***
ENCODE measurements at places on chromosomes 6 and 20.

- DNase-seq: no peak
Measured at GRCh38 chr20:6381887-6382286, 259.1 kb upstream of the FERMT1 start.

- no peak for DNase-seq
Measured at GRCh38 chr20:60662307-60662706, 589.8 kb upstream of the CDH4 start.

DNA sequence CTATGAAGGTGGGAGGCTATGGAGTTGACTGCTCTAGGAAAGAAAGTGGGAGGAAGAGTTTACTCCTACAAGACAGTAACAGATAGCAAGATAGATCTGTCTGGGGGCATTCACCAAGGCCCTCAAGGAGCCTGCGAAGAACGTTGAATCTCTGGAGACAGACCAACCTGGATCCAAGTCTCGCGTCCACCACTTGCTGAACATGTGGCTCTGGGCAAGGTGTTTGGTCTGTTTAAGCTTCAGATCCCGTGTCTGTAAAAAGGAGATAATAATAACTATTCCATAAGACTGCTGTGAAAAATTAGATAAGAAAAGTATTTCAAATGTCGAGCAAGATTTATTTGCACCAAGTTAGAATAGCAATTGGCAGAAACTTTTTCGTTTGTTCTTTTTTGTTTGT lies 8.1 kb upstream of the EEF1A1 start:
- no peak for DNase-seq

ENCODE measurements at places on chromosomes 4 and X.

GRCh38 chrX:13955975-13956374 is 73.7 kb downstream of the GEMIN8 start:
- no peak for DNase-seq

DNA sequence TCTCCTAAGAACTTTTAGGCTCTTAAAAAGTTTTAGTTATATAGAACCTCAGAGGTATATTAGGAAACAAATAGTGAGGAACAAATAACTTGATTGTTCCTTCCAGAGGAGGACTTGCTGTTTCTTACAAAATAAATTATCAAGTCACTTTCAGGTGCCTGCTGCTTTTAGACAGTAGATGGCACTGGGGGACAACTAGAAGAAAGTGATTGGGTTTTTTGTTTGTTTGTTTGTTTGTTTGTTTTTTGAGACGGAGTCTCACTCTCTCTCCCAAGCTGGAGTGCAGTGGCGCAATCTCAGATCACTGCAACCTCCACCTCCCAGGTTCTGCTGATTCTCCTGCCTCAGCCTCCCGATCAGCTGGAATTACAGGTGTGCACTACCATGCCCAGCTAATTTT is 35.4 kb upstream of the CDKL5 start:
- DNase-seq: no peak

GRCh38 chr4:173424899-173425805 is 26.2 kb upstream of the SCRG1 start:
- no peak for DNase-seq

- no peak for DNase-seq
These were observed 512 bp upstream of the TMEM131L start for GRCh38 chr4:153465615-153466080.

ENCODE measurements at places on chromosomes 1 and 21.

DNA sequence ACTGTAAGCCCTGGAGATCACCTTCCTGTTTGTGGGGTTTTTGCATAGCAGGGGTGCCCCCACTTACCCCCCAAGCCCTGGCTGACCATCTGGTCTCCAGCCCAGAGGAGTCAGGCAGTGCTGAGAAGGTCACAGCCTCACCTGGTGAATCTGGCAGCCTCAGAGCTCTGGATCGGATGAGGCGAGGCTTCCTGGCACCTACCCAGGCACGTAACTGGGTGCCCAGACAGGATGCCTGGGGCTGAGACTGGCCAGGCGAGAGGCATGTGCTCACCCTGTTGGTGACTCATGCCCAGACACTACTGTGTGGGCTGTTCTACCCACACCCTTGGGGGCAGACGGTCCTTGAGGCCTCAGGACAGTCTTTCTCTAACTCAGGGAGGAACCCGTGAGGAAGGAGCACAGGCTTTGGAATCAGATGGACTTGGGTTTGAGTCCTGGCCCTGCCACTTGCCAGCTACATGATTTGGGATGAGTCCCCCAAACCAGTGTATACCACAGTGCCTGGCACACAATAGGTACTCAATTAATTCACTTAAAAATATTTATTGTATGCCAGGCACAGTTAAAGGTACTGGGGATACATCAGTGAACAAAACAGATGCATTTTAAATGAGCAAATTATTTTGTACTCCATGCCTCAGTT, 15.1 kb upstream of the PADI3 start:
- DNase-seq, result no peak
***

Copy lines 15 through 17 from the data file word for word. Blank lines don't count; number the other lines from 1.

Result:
- no peak for DNase-seq
These were observed 512 bp upstream of the TMEM131L start for GRCh38 chr4:153465615-153466080.

ENCODE measurements at places on chromosomes 1 and 21.